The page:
SHAFAQNA- Eating a small bag of walnuts a day can reduce our risk of heart disease, cancer and dementia, according to new research.
Just two ounces – about 28 walnut halves, or a small bag – improve digestive health by nourishing friendly bacteria in the gut, helping them multiply.
The tasty nuts have been hailed a ‘superfood’ for years – but exactly why they are so good for us has been a mystery.
Now an industry-funded experiment on rats has shed light on the reason why – they promote the growth of good bacteria which have anti-inflammatory properties.
Chronic inflammation is now considered to be central – among other factors – to many illnesses including these three diseases.
Our microflora has also increasingly been linked to many aspects of health including aging, arthritis, depression, cancer and heart conditions.
Physiologist Professor Lauri Byerley, of Louisiana State University, said: ‘The health of the gut is related to overall health in the rest of the body.
‘Our study is showing walnuts change the gut, which could help explain why there are other positive health benefits to eating walnuts such as heart and brain health.’
Professor Byerley said walnuts act as a prebiotic, which means it promotes the growth of beneficial bacteria that keeps the digestive system healthy.
The study, funded by the California Walnut Commission and American Institute for Cancer Research, found a diet with walnuts led to an overall significant increase in the diversity of microorganisms in the gut.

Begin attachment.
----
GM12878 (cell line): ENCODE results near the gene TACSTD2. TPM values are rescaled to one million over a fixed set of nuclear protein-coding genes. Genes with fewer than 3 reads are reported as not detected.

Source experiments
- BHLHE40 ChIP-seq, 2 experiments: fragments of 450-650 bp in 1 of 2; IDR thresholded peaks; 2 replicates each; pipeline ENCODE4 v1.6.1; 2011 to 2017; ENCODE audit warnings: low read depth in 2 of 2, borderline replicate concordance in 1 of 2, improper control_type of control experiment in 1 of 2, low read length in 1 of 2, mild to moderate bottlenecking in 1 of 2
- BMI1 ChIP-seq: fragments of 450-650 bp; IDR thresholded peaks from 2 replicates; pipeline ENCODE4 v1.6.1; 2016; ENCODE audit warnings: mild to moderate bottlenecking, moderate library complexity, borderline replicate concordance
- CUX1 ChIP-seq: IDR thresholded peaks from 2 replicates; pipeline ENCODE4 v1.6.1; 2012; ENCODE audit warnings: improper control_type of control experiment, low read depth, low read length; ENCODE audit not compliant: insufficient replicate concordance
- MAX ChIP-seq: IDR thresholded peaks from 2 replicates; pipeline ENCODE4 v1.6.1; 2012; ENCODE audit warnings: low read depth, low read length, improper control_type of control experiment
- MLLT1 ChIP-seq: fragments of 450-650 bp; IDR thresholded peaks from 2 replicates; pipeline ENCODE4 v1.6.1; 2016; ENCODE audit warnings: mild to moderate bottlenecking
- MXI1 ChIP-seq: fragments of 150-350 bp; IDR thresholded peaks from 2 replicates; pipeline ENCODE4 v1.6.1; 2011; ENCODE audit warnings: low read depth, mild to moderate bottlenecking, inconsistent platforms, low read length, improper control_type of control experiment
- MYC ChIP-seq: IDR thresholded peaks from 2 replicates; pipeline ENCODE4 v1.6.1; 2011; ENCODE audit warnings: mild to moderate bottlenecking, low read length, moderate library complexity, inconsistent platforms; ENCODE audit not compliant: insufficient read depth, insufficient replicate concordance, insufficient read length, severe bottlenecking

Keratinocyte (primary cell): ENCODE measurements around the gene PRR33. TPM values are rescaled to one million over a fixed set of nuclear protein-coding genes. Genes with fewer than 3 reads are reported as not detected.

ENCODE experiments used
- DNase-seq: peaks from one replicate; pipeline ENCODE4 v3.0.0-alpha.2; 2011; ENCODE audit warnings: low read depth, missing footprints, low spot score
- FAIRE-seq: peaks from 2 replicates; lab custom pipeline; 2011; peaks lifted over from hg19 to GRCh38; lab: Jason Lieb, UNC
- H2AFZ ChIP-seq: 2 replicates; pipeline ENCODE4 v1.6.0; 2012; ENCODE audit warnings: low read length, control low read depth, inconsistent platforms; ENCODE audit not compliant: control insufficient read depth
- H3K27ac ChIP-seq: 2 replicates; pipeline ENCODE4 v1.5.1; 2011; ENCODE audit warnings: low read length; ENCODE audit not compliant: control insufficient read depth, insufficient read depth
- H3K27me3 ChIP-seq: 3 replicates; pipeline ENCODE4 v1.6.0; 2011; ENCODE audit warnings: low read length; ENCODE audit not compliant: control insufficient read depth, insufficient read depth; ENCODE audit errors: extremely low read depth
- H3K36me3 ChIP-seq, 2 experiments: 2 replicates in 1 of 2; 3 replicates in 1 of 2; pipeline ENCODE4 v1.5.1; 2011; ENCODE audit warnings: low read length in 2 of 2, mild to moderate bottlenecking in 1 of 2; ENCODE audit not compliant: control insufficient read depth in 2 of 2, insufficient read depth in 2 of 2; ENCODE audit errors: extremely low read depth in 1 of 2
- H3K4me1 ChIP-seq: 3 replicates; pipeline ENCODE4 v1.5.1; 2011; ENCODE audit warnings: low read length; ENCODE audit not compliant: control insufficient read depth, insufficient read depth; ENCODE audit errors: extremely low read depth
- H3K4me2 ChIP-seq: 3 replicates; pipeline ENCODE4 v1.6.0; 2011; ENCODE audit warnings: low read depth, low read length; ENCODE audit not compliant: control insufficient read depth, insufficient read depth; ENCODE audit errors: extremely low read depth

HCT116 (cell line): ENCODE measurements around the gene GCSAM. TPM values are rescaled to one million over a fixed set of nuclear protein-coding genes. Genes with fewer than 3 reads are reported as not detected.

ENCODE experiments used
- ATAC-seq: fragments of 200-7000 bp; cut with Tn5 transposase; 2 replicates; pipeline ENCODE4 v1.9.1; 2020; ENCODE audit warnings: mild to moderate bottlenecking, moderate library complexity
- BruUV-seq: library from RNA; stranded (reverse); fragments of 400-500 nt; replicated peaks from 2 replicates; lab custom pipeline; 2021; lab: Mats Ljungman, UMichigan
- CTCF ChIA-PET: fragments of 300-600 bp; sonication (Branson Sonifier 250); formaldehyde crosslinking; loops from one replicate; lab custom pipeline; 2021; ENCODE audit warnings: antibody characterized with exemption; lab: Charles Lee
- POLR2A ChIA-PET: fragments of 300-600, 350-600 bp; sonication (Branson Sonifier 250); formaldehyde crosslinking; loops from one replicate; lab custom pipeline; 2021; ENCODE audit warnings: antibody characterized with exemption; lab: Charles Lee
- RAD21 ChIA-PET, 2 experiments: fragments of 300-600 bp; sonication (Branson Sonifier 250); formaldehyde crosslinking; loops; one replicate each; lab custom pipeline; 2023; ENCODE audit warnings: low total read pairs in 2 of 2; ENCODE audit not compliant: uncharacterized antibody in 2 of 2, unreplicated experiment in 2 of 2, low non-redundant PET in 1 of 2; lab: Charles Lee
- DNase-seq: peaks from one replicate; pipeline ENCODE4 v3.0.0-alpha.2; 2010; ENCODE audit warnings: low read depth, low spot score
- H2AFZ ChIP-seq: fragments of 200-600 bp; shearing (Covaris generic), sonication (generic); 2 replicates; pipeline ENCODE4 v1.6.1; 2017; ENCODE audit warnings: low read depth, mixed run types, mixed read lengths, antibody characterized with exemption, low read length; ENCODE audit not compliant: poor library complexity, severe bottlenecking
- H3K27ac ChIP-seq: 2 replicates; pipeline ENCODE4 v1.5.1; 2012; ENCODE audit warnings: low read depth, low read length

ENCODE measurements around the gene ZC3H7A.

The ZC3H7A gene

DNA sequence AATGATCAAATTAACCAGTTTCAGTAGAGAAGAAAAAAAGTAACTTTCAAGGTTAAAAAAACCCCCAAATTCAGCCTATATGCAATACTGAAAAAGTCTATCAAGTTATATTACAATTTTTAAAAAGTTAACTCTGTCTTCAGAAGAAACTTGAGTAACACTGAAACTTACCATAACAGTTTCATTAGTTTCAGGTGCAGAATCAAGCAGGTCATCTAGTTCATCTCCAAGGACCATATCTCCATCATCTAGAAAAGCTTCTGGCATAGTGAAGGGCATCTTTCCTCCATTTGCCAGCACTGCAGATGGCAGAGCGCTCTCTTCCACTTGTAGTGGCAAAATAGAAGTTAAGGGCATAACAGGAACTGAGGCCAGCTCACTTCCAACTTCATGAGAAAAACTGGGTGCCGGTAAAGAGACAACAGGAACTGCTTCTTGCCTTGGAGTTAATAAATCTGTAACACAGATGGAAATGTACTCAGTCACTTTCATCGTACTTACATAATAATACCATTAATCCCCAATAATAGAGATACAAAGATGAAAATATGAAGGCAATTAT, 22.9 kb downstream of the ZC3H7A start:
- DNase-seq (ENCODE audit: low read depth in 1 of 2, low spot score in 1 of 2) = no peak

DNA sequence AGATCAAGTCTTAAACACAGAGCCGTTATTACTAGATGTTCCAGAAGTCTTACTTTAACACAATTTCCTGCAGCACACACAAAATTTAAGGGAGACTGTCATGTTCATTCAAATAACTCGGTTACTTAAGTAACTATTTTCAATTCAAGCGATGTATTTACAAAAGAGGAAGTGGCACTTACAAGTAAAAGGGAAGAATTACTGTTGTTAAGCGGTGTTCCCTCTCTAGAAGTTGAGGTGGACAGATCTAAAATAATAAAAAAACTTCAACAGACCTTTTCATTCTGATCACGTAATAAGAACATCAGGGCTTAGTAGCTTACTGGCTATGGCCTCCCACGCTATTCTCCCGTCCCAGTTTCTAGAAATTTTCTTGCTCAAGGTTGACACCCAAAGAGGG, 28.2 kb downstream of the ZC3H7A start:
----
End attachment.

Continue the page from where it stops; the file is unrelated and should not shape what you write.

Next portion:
Professor Byerley explained: ‘Gut health is an emerging research area, but we are seeing greater bacterial diversity may be associated with better health outcomes, whereas low diversity has been linked to conditions such as obesity and inflammatory bowel disease.’
The lab rodents were randomly given either a diet containing ground walnuts, equivalent to about two ounces a day in humans, or an alternative with a similar amount of nutrients and calories for up to ten weeks.
Rats that ate the walnut-enriched diet saw a rise in beneficial bacteria including lactobacillus, roseburia and ruminococcaceae.
Professor Byerley said walnuts are the only nut that contain a significant amount of omega-3 fatty acid – 2.5g an ounce. They also offer protein (4g) and fibre (2g).
She said more research is needed to understand how these outcomes translate to humans.
‘Walnuts are rich in omega-3 fatty acids, phytochemicals and antioxidants making them unique compared to other foods,’ she added.
‘Consuming walnuts has been associated with health benefits including a reduced risk of heart disease and cancer.
‘Several epidemiologic studies have linked eating tree nuts, such as walnuts, to living a longer, healthier life; however, the mechanism by which nuts impart this benefit has not been identified.
‘Eating walnuts has been associated with a reduced the risk of cardiovascular disease in humans, slowing the rate of tumour growth in mice and maintaining brain health during aging.
‘In summary, we show walnuts change the bacterial communities found in the descending colon.
‘We propose that reshaping of the gut microbe community may play a physiological role in promoting walnut’s health benefits and this needs further exploration.’
Men struggling to have children could boost their fertility by eating walnuts, a recent research claims.
Scientists say that eating a walnut-enriched diet may improve sperm quality.
The nut reduces lipid peroxidation, a process that can damage sperm cells, according to the study by the University of Delaware.
This form of cell damage harms sperm membranes, which are primarily made up of polyunsaturated fatty acids.
Walnuts are the only tree nut that are predominantly comprised of these fatty acids – meaning they are uniquely powerful for replenishing sperm cells.
Just one ounce of walnuts contains 13 grams of polyunsaturated fatty acids (PUFAs), out of 18 grams of total fat.
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